The nurses in Woomera kept telling us that what we were seeing, and how we were being treated was not the real Australia. And they were right. Since I have been released I have met many Australians who have tried to understand what we have been through. They have understood that it is hard to leave your family, your land, your friends and your memories. They have understood that we have come for a reason, that we have come in search of a safe place to live. They have understood our tragedy.

But still refugees are being detained in Woomera. The situation there is still terrible. And many people are desperate. I would ask Australians to imagine themselves in our place.

I am a civil engineer and I have now been granted a temporary visa. That means I’m not allowed to travel, I can’t find work and I have limited access to education. I can’t even find work as a labourer. My family is still in Iraq and government regulations mean it will be another four or five years before they can come here. I do not know if I can wait that long and I cannot even go and meet them in a third country, like Jordan, because then I will not be allowed to return to Australia.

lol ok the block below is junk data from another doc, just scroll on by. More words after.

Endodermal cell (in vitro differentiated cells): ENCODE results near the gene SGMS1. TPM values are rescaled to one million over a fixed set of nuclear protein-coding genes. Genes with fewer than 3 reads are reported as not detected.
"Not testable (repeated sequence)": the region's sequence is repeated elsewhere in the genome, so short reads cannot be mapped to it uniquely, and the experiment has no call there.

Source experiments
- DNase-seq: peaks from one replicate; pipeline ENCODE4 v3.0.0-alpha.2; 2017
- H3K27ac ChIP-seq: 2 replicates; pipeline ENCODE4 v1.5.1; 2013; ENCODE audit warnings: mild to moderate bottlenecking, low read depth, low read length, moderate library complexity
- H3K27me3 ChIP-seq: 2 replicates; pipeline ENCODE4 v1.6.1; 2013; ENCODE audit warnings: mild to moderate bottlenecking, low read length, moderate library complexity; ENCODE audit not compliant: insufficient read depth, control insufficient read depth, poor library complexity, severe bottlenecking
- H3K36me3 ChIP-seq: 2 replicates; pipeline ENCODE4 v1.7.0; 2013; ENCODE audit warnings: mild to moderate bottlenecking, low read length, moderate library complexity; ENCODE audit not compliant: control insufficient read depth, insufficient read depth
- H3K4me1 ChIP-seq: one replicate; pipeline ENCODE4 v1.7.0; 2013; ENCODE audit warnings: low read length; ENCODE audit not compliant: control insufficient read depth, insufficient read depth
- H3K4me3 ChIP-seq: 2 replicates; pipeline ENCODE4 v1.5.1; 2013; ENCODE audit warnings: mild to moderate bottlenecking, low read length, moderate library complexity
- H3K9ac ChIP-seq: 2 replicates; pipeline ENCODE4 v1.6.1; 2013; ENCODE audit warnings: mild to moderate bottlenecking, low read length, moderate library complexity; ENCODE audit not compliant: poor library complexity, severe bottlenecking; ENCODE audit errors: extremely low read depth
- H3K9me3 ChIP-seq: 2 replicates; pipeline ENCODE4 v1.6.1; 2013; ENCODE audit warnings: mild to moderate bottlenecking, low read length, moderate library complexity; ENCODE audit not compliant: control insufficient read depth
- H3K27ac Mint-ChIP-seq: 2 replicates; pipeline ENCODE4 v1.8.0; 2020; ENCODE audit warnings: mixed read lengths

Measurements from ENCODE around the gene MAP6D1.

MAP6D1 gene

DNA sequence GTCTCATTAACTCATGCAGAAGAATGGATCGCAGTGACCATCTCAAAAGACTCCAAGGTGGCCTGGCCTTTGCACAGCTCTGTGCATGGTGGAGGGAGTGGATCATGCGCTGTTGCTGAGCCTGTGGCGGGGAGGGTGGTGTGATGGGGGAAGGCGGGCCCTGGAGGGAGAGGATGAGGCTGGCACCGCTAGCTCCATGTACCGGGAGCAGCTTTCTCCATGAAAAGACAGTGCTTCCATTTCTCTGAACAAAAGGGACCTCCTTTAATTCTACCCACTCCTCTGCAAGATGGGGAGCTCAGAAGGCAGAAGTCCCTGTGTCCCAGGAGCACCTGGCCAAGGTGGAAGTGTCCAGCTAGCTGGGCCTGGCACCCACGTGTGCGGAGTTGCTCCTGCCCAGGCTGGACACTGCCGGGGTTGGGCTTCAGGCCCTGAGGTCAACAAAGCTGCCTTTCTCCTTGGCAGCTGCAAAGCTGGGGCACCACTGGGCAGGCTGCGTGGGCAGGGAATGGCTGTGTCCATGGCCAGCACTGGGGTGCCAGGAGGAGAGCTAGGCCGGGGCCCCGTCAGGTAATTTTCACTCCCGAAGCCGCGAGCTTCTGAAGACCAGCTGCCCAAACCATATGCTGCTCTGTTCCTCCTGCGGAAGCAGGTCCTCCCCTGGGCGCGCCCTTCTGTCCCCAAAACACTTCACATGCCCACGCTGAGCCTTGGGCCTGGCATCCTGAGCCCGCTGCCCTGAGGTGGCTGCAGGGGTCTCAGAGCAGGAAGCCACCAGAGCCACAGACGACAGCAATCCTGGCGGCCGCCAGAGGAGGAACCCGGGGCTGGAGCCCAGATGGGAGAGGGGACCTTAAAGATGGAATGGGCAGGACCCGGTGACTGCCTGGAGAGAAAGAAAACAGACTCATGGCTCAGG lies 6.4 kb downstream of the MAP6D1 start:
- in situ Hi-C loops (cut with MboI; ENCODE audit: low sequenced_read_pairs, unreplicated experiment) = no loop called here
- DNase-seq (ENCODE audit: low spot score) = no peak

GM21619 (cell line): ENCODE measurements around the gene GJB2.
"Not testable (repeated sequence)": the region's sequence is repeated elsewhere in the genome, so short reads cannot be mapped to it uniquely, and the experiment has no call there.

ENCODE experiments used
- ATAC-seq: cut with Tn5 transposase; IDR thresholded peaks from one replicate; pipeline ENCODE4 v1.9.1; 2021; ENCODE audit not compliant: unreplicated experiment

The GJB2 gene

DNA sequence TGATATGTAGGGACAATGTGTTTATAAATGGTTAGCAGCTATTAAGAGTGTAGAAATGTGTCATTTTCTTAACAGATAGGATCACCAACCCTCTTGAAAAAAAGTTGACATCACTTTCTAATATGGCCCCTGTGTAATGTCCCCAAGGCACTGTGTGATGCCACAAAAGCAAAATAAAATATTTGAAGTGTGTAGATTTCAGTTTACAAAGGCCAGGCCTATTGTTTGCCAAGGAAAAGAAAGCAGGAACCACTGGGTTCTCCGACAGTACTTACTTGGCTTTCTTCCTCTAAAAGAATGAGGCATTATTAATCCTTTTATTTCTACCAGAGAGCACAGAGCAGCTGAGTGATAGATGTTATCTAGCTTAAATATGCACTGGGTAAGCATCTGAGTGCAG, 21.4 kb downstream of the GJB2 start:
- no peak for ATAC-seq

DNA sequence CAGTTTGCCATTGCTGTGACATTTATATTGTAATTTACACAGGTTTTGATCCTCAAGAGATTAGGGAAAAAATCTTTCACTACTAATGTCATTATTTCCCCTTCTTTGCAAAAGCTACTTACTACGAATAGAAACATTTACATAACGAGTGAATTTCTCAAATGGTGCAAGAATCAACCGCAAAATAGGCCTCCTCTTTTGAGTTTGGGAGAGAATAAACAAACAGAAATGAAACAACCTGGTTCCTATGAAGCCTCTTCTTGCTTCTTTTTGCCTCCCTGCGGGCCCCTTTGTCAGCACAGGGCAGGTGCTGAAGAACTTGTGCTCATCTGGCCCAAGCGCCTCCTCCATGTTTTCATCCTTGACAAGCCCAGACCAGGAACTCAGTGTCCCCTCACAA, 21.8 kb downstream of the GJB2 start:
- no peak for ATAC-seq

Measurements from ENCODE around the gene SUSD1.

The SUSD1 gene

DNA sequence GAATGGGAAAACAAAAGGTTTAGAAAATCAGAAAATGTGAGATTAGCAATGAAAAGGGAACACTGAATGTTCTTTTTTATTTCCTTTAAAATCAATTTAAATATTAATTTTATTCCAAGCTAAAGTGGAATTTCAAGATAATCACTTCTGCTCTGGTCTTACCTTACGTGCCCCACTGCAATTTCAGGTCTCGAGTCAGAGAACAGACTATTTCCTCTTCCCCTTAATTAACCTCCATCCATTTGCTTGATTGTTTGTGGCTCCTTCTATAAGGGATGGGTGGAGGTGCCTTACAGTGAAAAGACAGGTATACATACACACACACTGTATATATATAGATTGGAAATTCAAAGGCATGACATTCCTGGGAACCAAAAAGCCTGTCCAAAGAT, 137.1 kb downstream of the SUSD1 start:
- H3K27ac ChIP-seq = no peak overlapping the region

My children need me. I have a seven year old, a six year old and a one year old. In five years they will have missed so much and so will I. The government, I think, is hoping that fathers will choose to return home because they know they will not be able to bear to be away from their families. I think this is what will happen for many fathers. But then what do we do? We have travelled so far, we have spent 10 months in a desert prison and if we go back now we will still be looking for a safe place for our families to live. We will still be looking for a better life.

Many of us feel afraid to speak to the media or to the public as we are worried that if we do speak out this might damage our chances of achieving permanent residency. So many people are too frightened to speak. But I am not frightened any more. Everything I have faced, and all I have suffered is to try to find a better life for my family. They are not here and so I must speak.

I left my home in search of a better life for my family. I am still searching.

Leave a Reply

Close Menu
0
×
×

Cart